IICSA grinds on, the UKSC rejects “no-fault” divorce, vicarious liability resurfaces and the CJEU grapples with the customs tariff on hearses…
The public hearing of the Independent Inquiry into Child Sexual Abuse (IICSA) on the Peter Ball case study took place 23 – 27 July 2018. The week’s proceedings comprised: live evidence from 17 witnesses; 118 statements; 6,900 live streams via YouTube; 5 days, 27.5 hours of content; 53,000 pages of the material disclosed to Core Participants – and reached 310,000 users on Twitter. The transcripts of the proceedings and other documents, including a Schedule of Convictions and Allegations against Peter Ball, are available here and videos will be added in due course.
With this volume of material covering events over a long period of time, during which perceptions of the issues changed as new facts became available, the IICSA will have a difficult task in drawing up its final report. Likewise, media outlets seeking a particular headline will have little difficulty in cherry-picking appropriate parts of the evidence that align with their point of view. The IICSA’s final report is expected in the first quarter of 2019.
In a later post, we will consider the legal issues raised during the present hearing, set against a timeline of events; this will concern the uncertainties associated with the granting of PTO, the implications of a police caution; and the sanctions applicable to bishops.
Owens v Owens: the aftermath
On Wednesday, the Supreme Court unanimously – and with reluctance – dismissed Mrs Tini Owens’s appeal against the refusal to grant her divorce petition on the ground of irretrievable breakdown: we noted the judgments here. The immediate tweeted reaction from the Ministry of Justice was, “We are already looking as closely as possible at reforms to the system”. Which is very welcome: but we cannot help wondering whether any proposed reform might founder in the quicksands of that unfathomable substance, “Parliamentary time”. Governments always seem to manage to find time for things they want to do (the Dangerous Dogs Act?) but seem reluctant to get involved in matters that have any kind of “moral” dimension.
In a profoundly sensible comment on our post, Paul Kemp, an experienced family lawyer and mediator, suggested that “It might be helpful to the debate if all interested in reform were to adopt the term ‘no blame’ divorce rather than ‘no fault’.” Which makes sense to us: by the time a couple’s marriage has deteriorated so badly that they are seeking a divorce, trying to attribute “blame” seems likely to lead to nothing but recrimination and bitterness – just at the time when what they most need is calm and a willingness to compromise.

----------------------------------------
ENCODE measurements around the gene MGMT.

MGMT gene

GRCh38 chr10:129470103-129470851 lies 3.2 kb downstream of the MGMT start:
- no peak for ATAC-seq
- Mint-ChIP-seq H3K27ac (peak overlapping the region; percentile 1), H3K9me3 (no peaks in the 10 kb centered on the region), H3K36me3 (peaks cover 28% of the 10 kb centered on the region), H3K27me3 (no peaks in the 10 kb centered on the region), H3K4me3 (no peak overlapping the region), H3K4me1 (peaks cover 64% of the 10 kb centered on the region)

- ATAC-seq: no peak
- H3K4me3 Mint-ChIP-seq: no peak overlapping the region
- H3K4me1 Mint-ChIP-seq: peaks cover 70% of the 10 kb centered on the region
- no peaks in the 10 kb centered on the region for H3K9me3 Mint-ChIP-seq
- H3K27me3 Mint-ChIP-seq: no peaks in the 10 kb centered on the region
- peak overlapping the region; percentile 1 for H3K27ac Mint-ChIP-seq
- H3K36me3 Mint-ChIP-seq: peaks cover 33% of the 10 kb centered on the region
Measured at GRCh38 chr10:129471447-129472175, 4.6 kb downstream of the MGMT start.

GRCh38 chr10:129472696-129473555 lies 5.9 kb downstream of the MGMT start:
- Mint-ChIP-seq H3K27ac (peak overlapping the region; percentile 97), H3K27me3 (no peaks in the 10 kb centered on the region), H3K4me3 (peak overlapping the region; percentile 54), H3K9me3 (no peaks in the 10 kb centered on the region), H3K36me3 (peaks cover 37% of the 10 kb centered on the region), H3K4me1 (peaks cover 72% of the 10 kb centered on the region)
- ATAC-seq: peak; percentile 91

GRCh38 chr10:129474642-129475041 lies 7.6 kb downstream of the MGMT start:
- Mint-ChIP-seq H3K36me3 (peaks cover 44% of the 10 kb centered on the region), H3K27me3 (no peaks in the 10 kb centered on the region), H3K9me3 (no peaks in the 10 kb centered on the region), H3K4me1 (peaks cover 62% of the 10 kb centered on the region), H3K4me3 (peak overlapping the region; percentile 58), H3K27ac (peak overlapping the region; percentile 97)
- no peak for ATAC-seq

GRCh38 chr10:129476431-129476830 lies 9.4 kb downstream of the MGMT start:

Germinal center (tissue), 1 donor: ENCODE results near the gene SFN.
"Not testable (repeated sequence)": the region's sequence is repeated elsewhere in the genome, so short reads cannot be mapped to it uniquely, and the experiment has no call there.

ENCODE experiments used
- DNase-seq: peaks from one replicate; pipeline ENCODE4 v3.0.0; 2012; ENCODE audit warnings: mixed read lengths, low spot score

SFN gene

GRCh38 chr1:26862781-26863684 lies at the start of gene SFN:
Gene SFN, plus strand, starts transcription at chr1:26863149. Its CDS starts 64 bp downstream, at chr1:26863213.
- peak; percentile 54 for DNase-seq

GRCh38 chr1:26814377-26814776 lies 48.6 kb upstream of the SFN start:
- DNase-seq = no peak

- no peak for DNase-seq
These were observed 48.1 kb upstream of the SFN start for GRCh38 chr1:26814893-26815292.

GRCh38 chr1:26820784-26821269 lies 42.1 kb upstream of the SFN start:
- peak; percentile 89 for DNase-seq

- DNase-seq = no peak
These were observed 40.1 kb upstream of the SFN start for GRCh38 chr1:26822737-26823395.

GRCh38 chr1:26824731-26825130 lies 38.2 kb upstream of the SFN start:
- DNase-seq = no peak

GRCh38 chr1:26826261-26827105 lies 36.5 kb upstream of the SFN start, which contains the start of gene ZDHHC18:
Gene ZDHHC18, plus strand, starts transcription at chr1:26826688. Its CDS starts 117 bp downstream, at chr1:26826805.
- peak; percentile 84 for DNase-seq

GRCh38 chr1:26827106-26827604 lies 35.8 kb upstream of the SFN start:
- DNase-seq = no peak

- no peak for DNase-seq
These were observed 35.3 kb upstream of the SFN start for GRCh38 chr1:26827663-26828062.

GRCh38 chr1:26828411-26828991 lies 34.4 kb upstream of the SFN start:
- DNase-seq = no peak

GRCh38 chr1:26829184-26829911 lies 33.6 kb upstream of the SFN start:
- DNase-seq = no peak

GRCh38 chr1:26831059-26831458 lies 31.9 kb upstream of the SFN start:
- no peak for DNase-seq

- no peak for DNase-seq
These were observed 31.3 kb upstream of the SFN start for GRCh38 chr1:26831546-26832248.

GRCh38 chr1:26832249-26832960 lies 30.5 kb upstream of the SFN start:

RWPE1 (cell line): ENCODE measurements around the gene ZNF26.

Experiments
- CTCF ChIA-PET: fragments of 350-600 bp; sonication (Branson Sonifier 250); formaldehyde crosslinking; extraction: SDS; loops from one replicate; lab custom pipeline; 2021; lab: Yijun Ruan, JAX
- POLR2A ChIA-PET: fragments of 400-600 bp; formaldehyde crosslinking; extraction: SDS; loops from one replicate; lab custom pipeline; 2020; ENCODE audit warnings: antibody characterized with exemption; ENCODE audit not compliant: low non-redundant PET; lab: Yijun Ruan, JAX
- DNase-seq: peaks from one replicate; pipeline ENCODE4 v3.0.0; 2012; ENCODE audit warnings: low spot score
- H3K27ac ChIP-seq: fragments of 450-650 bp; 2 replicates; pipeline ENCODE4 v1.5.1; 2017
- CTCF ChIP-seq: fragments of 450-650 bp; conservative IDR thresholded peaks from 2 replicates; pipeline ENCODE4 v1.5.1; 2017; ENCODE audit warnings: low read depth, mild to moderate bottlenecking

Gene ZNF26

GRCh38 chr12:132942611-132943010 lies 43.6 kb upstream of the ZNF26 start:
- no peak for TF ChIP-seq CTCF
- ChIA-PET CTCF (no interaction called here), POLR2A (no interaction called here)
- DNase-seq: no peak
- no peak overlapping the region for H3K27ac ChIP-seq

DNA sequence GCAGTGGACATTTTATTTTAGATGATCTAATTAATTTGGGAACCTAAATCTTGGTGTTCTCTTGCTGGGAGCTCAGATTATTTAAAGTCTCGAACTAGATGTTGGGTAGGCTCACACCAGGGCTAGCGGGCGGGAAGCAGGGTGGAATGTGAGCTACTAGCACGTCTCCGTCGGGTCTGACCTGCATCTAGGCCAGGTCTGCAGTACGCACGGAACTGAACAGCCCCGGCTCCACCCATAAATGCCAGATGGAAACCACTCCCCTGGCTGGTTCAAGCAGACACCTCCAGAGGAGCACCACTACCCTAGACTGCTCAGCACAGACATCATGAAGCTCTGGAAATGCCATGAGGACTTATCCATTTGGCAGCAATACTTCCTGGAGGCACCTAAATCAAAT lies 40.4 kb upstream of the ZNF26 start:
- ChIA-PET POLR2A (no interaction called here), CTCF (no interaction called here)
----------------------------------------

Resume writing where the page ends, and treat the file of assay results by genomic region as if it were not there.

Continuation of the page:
Permission to Officiate
During the IICSA hearing, there was a degree of confusion regarding permissions granted to Peter Ball, as evidenced by the exchange between Ms Fiona Scolding and Dame Moira Gibb [Day 5, 27 July, page 125, line 11]. However, the new House of Bishops Policy on Granting Permission to Officiate provides greater certainty regarding Permission to Officiate, Licences, with the meaning of “due regard”, and what bishops and clergy “must”, “should”, “may” do. In accordance with the recommendation in the Gibb Report, the new Policy also notes that it has been agreed to set up a national on-line register of all clergy who have the bishop’s authority to minister (whether on PTO, or licensed, or beneficed)
Following the conclusion of the IICSA public hearing on the Peter Ball case study, the Diocese of Oxford issued a statement from the Rt Revd Dr Steven Croft: Lord Carey PTO. This recognises that there will be renewed questions concerning Lord Carey’s Permission to Officiate following the IICSA hearings and states that he expresses his regret that his response to Lord Carey’s request for PTO in February caused additional distress to some survivors of abuse. It notes that there were no legal grounds to deny Lord Carey’s request for PTO in February this year  as he was not subject to a disciplinary process, and there has never been any suggestion that he is himself a risk to children, young people or vulnerable adults. However, the timing and content of this statement have attracted adverse comment on social media, within parts of the diocese, and from the Church’s lead bishop on safeguarding. The Guardian subsequently reported Church of England to review George Carey’s official role; however, this appears to be implicit in the final paragraph of Bishop Steven’s statement.